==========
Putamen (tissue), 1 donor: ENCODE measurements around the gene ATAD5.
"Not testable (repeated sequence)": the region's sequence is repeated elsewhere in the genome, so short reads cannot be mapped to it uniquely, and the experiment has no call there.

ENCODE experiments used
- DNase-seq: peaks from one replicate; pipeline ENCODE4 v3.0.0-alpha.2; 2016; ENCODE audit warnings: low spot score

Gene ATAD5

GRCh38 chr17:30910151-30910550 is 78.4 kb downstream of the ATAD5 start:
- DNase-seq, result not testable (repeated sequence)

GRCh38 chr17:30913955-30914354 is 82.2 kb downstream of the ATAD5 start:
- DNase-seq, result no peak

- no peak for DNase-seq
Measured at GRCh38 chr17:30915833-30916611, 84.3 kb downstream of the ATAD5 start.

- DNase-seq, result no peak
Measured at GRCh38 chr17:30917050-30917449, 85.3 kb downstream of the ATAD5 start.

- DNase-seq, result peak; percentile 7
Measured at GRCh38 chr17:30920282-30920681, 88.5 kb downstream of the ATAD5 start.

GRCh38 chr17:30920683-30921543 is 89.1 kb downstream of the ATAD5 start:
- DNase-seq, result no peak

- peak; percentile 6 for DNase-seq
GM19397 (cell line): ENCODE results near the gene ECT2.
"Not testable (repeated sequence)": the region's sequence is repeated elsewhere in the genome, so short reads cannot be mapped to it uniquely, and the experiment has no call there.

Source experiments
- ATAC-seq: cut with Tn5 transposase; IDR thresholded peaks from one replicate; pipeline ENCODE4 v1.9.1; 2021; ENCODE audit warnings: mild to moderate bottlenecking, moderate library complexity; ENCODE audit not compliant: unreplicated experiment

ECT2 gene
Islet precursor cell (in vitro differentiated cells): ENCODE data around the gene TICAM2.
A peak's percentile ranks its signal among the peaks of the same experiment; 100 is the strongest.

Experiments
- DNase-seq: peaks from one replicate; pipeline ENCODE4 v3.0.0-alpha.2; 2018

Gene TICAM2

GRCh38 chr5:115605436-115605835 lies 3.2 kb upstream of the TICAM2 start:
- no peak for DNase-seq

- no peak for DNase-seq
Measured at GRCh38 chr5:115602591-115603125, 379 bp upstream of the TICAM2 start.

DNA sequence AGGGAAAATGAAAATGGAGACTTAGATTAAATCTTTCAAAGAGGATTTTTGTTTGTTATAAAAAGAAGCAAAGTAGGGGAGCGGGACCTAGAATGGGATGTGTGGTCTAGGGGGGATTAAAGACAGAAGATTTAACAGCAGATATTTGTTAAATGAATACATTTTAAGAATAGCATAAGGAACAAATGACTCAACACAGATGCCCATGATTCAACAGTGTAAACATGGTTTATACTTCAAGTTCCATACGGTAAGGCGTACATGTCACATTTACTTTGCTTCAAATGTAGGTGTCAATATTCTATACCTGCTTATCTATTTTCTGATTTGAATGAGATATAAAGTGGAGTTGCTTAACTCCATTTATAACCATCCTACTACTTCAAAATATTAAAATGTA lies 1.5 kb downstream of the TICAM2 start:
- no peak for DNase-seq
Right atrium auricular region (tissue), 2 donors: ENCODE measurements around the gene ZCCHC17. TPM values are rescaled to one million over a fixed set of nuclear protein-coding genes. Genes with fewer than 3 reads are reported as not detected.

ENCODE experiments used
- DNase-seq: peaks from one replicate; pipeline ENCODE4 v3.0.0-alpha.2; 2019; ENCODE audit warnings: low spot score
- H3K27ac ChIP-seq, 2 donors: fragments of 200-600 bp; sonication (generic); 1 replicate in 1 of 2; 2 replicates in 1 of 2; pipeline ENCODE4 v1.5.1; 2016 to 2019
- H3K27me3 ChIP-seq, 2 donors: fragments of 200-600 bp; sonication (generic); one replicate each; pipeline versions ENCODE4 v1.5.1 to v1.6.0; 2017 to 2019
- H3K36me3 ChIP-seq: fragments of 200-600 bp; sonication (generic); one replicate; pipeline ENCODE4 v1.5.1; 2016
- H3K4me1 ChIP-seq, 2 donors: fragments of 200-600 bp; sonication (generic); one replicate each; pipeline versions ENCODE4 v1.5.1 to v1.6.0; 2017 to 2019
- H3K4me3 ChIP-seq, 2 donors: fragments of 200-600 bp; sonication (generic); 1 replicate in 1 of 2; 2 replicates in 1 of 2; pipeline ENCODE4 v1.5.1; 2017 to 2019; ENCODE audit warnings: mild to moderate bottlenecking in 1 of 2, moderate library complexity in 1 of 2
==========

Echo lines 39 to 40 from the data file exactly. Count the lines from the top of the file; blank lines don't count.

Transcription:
- H3K27me3 ChIP-seq, 2 donors: fragments of 200-600 bp; sonication (generic); one replicate each; pipeline versions ENCODE4 v1.5.1 to v1.6.0; 2017 to 2019
- H3K36me3 ChIP-seq: fragments of 200-600 bp; sonication (generic); one replicate; pipeline ENCODE4 v1.5.1; 2016